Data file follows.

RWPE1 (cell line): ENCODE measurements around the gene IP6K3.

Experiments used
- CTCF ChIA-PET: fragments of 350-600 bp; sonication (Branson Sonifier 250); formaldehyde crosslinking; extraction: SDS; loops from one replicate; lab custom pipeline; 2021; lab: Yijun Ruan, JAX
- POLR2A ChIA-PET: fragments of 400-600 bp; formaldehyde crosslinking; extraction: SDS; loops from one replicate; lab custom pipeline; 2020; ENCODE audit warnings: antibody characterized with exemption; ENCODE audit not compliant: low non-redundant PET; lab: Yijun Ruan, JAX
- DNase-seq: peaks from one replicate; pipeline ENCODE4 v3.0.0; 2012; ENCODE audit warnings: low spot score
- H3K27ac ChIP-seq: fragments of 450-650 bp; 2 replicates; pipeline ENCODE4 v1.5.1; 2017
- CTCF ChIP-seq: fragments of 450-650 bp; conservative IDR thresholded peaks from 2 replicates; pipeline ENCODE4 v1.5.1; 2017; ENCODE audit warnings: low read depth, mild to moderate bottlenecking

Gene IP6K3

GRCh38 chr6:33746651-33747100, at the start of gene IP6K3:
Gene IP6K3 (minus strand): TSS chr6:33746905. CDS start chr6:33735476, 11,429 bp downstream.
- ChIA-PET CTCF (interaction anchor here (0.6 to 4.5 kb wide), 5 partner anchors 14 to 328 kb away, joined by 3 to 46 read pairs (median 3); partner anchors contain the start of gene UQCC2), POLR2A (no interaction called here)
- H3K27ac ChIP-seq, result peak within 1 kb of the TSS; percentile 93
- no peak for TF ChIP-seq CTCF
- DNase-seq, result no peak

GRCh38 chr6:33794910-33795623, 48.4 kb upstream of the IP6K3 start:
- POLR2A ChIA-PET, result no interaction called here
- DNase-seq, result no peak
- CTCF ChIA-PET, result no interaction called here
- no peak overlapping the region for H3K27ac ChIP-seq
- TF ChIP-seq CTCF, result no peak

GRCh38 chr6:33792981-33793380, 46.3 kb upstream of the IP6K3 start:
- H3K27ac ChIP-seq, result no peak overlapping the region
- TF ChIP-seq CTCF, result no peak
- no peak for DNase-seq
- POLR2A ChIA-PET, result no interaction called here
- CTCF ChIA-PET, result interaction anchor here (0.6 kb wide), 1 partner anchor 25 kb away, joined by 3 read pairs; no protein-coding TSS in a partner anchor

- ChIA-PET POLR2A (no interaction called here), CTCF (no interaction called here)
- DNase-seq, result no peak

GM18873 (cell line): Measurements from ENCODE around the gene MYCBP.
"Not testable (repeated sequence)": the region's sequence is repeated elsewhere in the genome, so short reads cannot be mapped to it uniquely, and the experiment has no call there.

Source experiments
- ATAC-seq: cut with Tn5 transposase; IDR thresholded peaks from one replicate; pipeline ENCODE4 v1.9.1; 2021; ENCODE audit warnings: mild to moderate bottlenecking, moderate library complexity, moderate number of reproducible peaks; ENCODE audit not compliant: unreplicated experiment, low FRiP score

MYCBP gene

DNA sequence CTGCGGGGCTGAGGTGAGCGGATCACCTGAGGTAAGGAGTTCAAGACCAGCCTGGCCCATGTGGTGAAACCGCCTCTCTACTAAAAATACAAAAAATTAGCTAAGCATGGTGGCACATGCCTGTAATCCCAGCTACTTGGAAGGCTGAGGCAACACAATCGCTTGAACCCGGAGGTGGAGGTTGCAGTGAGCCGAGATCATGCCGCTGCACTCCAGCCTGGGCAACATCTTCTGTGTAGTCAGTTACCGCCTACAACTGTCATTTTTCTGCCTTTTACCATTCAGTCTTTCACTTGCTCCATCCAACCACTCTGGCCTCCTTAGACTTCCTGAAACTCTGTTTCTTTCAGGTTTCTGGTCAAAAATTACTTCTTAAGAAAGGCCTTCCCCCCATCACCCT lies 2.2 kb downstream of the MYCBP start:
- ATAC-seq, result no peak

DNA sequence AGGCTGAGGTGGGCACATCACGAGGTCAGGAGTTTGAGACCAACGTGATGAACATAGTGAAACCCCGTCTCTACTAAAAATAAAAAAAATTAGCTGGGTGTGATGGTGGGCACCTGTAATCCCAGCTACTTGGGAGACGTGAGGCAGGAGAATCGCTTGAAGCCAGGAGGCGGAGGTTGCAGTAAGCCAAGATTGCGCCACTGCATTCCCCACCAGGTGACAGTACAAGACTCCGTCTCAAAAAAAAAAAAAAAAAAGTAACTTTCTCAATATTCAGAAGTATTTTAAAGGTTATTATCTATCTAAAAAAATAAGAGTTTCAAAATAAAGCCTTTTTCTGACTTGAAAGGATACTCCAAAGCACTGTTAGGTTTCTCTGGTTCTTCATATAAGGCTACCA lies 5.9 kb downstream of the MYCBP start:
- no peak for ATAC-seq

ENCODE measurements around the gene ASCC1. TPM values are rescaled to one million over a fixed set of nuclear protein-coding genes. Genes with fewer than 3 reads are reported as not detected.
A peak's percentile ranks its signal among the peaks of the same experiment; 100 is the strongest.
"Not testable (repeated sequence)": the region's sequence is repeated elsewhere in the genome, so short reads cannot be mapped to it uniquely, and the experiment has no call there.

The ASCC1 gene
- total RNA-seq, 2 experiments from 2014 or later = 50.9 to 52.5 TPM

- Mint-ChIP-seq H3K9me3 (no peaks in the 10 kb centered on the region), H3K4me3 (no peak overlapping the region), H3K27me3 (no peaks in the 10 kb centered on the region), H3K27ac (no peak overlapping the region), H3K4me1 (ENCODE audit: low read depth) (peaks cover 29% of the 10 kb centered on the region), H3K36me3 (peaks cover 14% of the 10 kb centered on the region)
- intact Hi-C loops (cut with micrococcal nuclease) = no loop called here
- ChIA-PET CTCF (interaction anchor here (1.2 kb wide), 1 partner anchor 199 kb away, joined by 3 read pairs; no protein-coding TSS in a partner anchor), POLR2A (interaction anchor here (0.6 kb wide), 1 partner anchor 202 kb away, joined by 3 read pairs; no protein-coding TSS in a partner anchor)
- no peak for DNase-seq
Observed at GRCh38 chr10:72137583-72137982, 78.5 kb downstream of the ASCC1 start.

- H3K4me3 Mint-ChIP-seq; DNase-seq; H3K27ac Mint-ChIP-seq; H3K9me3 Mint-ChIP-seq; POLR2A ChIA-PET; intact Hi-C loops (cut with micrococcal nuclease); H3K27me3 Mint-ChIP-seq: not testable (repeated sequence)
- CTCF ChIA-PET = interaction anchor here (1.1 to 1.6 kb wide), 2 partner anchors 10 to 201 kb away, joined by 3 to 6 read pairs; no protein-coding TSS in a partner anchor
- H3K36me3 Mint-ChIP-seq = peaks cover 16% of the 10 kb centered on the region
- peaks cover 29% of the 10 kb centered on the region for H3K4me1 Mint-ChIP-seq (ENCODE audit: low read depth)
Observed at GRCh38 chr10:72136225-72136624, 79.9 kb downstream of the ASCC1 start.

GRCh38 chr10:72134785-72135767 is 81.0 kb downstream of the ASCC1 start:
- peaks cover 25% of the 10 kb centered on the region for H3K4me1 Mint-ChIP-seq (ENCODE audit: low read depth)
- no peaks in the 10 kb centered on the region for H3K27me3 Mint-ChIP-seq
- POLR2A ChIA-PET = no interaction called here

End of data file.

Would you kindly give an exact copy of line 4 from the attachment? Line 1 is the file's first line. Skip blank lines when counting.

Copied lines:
- POLR2A ChIA-PET: fragments of 400-600 bp; formaldehyde crosslinking; extraction: SDS; loops from one replicate; lab custom pipeline; 2020; ENCODE audit warnings: antibody characterized with exemption; ENCODE audit not compliant: low non-redundant PET; lab: Yijun Ruan, JAX